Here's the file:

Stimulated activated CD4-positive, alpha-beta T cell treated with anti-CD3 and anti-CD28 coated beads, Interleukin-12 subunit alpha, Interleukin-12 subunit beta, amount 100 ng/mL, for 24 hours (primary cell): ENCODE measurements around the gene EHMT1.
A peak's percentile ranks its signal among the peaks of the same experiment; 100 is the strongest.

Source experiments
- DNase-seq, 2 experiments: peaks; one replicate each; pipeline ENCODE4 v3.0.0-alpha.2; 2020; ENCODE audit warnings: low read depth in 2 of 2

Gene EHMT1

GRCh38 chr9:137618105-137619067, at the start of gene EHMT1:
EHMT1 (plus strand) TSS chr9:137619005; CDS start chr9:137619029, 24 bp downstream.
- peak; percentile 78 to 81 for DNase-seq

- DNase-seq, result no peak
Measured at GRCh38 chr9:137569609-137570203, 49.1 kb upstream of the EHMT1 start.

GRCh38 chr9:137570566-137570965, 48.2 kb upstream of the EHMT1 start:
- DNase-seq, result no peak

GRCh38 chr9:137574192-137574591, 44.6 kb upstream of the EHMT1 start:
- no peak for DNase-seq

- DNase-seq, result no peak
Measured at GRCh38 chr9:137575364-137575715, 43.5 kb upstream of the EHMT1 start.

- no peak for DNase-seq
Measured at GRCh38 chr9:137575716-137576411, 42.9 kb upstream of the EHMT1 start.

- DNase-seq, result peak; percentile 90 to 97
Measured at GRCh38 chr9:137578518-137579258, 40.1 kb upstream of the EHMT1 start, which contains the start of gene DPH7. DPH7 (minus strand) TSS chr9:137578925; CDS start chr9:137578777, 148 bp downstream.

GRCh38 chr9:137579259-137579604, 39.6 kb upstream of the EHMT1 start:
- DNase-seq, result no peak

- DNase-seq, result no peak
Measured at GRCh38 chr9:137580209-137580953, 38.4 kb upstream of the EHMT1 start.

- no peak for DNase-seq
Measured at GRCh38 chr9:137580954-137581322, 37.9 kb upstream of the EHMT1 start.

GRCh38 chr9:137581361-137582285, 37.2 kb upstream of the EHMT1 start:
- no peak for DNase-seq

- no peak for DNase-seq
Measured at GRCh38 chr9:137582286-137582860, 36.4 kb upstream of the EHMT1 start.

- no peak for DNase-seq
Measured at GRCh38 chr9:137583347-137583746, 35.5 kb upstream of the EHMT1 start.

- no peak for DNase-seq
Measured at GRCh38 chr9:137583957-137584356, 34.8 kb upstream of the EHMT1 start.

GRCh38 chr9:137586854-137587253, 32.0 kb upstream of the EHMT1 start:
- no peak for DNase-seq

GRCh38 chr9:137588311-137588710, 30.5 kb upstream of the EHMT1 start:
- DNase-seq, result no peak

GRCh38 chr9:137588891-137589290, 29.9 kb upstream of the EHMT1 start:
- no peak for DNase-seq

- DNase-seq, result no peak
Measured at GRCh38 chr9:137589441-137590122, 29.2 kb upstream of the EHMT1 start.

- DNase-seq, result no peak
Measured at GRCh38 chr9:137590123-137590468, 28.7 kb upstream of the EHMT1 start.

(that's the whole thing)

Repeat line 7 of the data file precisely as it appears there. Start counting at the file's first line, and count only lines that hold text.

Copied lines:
EHMT1 (plus strand) TSS chr9:137619005; CDS start chr9:137619029, 24 bp downstream.